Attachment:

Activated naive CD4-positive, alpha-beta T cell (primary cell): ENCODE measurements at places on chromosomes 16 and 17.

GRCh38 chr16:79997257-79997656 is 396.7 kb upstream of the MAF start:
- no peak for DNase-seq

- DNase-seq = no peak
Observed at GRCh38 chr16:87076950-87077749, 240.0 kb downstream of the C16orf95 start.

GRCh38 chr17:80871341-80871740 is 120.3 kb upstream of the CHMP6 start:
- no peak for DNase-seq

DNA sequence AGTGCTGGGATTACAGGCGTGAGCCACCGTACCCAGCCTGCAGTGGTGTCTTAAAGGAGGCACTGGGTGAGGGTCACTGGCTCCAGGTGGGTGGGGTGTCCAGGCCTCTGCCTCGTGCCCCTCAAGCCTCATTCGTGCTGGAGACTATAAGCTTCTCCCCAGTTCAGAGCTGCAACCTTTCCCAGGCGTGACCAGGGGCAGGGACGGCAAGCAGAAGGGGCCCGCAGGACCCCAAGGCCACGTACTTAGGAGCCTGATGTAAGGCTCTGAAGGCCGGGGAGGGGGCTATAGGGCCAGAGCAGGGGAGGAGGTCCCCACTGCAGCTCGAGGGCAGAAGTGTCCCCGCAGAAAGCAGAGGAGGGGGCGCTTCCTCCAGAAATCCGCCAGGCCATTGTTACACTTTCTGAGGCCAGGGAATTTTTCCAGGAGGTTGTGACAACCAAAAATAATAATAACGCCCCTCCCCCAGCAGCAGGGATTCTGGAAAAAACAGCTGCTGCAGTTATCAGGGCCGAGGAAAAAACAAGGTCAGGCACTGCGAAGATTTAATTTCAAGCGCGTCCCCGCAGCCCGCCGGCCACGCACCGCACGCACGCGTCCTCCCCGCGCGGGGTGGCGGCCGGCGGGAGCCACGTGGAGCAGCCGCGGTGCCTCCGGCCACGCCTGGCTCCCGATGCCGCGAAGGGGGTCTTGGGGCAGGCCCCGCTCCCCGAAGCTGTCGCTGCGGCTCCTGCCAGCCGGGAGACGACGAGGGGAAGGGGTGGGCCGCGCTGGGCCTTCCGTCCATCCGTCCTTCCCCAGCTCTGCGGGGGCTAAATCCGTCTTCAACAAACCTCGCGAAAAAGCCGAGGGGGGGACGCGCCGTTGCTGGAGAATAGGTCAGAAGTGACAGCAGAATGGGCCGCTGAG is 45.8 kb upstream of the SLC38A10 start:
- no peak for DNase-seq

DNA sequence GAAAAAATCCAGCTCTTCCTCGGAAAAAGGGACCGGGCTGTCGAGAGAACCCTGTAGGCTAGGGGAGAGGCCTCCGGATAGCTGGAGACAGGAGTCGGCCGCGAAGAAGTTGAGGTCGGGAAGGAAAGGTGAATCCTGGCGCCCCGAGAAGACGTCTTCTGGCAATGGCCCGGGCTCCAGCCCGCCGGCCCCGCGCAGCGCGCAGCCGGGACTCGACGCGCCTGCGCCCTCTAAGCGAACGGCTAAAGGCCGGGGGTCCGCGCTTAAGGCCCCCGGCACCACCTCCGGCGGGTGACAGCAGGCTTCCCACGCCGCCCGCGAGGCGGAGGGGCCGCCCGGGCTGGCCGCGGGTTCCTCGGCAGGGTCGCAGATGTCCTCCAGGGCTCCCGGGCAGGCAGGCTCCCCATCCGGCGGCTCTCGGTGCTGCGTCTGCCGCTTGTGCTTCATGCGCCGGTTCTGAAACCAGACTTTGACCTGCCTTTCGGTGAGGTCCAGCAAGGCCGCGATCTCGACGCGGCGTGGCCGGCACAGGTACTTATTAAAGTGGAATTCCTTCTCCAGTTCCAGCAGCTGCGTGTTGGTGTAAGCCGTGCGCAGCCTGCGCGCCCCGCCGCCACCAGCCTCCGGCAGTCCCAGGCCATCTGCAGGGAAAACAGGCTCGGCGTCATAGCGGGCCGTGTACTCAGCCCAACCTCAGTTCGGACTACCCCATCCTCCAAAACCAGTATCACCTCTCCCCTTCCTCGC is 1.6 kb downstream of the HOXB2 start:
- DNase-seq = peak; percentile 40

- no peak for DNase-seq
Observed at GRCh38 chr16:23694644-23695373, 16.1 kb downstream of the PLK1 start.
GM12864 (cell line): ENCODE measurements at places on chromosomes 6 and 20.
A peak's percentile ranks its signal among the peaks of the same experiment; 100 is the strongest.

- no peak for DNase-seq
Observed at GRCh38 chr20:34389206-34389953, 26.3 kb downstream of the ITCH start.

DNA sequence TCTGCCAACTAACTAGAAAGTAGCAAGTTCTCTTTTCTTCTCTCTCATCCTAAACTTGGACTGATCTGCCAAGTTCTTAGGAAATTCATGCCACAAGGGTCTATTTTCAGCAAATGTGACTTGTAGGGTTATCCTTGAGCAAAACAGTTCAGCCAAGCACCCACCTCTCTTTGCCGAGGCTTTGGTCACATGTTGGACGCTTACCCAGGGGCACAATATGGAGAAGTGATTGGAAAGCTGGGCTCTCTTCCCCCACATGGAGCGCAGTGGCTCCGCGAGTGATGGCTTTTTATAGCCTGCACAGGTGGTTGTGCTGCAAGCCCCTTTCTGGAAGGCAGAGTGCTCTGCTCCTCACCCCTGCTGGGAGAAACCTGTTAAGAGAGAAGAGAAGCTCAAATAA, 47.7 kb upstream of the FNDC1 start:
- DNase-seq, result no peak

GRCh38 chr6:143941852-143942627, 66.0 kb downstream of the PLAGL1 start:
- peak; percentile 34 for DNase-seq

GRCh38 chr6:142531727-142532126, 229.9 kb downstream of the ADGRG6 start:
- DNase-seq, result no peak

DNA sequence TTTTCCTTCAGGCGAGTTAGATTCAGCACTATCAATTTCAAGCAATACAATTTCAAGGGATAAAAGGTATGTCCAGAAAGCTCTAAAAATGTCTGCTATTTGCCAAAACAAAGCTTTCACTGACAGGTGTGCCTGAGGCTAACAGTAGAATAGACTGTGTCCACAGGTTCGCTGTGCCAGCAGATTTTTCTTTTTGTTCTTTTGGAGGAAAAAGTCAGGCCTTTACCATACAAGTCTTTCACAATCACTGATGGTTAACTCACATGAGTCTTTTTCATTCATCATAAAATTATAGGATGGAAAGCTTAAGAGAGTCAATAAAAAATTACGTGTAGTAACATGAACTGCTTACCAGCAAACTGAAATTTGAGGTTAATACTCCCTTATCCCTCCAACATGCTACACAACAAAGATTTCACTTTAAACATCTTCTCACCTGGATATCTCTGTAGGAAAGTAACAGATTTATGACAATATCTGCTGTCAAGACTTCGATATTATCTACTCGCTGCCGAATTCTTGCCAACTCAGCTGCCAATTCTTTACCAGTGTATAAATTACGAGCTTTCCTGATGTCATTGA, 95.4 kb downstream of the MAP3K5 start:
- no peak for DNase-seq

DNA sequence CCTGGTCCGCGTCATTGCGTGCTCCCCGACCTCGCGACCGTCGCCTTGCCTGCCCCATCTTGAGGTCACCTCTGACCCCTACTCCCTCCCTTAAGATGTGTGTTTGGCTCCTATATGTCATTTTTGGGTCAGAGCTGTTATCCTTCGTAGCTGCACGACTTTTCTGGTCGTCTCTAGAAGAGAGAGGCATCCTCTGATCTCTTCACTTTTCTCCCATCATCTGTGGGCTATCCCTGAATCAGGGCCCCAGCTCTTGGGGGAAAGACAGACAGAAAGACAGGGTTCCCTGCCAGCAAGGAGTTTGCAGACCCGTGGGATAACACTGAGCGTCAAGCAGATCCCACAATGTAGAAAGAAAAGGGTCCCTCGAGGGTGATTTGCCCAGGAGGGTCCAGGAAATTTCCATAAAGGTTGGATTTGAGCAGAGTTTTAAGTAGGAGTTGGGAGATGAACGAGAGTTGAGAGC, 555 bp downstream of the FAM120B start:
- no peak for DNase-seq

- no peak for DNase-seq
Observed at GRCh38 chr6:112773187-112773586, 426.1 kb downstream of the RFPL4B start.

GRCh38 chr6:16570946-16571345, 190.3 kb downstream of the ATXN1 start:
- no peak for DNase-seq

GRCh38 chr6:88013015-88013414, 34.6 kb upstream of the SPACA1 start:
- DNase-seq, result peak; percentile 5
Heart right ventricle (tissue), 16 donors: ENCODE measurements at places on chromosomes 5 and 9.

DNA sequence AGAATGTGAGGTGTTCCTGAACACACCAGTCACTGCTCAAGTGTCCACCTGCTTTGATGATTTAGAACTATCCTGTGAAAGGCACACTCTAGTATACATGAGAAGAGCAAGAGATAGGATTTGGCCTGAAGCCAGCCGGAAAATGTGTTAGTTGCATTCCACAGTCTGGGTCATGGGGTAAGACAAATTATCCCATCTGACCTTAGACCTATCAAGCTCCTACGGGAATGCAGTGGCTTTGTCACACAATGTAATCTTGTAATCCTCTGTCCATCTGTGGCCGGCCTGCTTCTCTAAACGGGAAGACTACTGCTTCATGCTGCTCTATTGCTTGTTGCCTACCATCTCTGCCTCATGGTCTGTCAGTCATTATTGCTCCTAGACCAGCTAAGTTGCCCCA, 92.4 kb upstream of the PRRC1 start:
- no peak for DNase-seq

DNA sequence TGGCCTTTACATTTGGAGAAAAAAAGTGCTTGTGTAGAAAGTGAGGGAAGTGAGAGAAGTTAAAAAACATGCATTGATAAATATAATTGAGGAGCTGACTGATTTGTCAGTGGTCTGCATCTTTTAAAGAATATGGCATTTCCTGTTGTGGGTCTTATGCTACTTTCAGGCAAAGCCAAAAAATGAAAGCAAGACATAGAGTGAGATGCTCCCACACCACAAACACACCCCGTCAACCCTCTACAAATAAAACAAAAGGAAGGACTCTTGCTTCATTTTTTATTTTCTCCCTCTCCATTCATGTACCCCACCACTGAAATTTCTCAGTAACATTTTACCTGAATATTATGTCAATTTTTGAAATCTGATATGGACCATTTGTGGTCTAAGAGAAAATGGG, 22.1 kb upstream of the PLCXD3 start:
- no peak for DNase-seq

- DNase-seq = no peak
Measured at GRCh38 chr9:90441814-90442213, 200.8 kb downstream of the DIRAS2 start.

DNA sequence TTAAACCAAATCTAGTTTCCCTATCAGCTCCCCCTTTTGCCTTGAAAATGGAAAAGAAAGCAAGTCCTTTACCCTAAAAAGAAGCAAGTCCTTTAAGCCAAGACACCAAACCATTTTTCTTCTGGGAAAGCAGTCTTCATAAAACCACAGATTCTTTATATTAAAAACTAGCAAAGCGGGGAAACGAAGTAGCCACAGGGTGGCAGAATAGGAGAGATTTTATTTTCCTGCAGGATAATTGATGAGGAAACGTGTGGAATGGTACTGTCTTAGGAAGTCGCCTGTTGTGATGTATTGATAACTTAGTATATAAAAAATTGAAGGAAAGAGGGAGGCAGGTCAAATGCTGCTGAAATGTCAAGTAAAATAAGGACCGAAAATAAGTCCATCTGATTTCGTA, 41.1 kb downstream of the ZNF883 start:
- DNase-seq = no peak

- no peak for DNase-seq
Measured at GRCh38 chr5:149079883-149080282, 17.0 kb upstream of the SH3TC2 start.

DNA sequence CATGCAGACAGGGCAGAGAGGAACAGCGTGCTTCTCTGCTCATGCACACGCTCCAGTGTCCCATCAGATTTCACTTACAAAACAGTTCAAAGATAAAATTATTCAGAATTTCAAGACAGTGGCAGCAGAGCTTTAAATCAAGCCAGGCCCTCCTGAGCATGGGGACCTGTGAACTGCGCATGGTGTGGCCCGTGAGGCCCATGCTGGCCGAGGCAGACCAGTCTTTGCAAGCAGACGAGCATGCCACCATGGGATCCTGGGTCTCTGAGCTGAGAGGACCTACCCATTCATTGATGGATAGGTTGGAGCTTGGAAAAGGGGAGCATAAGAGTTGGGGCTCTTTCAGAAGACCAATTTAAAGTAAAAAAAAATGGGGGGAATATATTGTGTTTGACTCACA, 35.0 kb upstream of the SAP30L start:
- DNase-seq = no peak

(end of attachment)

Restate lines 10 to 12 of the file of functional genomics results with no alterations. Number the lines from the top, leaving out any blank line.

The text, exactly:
DNA sequence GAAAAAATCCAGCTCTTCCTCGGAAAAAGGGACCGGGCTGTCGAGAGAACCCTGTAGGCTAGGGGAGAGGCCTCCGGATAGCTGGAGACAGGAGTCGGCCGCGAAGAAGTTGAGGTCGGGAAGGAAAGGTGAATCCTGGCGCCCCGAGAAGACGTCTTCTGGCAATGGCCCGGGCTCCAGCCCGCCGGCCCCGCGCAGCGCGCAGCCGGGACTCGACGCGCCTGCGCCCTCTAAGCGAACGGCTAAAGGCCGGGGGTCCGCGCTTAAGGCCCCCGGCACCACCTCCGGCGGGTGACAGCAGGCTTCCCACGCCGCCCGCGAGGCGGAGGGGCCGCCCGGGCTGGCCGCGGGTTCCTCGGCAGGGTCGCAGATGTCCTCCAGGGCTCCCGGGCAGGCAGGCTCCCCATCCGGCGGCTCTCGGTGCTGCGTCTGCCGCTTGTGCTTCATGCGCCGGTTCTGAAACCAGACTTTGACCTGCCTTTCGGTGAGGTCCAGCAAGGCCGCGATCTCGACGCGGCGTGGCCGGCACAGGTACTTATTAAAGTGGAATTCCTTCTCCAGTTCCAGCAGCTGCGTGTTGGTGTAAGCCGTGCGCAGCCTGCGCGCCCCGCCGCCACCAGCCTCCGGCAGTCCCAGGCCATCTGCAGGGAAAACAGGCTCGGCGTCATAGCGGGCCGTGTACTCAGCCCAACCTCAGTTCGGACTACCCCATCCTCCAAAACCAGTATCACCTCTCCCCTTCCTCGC is 1.6 kb downstream of the HOXB2 start:
- DNase-seq = peak; percentile 40

- no peak for DNase-seq